A close look at titanium & stainless steel watches

Stainless steel and titanium cases are finest elements in production of wristwatch cases. Popularity of titanium somehow outweighs to stainless steel for its about 50 percent lighter and 30 percent stronger. Most sports and water-resistant watches are titanium made. When purchasing wristwatches, there’re many aspects worth considering such as comfort, looks, budget and of-course, movement. As both stainless steel and titanium watches are expensive, better know about them in detail to invest rightly.

The lighter & stronger titanium

Titanium is approximately 30 percent stronger than steel and surprisingly weighs half as much. Titanium has a silver-gray appearance and excavated from igneous rocks and sand deposit. Due to its non-corrosive nature, titanium is used in construction of aircraft, jewellery and NASA space. When exposed to atmosphere, titanium forms a corrosion resistant oxide film/layer.

Wristwatches crafted out of the element have many advantages over stainless steel, platinum and gold counterparts. It doesn’t even corrode in extreme weather conditions or when exposed to saltwater however one shouldn’t try doing that deliberately.

Stainless steel comparison

One of the most obvious distinctions between the two elements is weight as stainless steel cases are heavier than titanium. However, it’s not considered a drawback as larger, heavier timepieces are considered a trend in 21st century that enthusiastic fans often refer to as “wrist presence”. Asides being durable and robust, titanium case may crack under extreme pressure or unusual abuse. What’s worse is once it breaks, titanium can’t be repaired but stainless steel can. Also, titanium is hypoallergenic which means it won’t harm your skin and fairly comfortable as compared to stainless steel that when worn long may itch under perspiration.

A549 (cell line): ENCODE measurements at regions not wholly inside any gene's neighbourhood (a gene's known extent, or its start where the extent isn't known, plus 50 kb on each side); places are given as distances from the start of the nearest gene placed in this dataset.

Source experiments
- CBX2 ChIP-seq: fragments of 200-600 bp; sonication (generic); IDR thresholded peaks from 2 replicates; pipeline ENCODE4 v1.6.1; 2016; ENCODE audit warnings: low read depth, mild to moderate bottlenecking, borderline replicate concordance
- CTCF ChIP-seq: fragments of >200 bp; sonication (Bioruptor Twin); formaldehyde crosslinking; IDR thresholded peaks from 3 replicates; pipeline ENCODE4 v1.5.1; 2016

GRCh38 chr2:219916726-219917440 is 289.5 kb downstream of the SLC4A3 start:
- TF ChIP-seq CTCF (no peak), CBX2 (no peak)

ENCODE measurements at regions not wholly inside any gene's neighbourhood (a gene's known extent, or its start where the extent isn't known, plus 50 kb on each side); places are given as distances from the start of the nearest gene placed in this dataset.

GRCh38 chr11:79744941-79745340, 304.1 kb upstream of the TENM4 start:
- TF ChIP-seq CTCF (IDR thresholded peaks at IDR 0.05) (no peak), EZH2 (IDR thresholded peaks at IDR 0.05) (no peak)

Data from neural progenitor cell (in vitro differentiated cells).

Best for water sports

Wristwatch as a fashion trend evolved since late 1990 and has witnessed several changes. Both stainless steel and titanium watches are an emblem of water sports. They boast multiple chronograph mechanisms like water depth gauge measurer and a stopwatch. Among the both, titanium takes the lead being far more durable and corrosion resistant.

For fashionistas

Titanium fans usually prefer wearing its original gray, dull colour. Traditionalists however encompass most of wristwatch market and prefer classic stainless steel and gold-plated timepieces. Adding to the list is less recognizable but far more expensive is platinum for prestigious wear. When comparing shades, both titanium and platinum appears quite identical!

The benefits of stainless steel

Despite the many benefits and robust features, titanium isn’t going to replace stainless steel pieces anytime soon. Higher cost is usually the reason whereas with stainless steel, you can add gold plating to it anytime; something absolutely impossible with titanium. If scratched, buffing titanium case is rather difficult as compared to stainless steel watches.

Style that’s in!

Experts and fans say that titanium wristwatches gained fame not due to its robustness but rather metallic colour that was new to industry. White metals on the contrary like platinum and stainless steel gained fame over gold-plated timepieces during early 21st century. Titanium are considered best for outdoor and sportswear being a mark of luxury.

Remarkable features

Though expensive and can accrue scratches easily, top brands such as Tissot watches produce extensive line of titanium pieces with additional glass coating for extra resistance. Like delicate paper when cut with scissors, titanium can be ripped when machined. Similarly, two pieces when fastened over a long period can fuse together. It makes removal of the back watch somewhat necessary periodically.


After all the above discussion, we can conclude that no doubt, titanium is expensive as compared t stainless steel counterpart; most wristwatches boast the metal because of robustness and light weighed.

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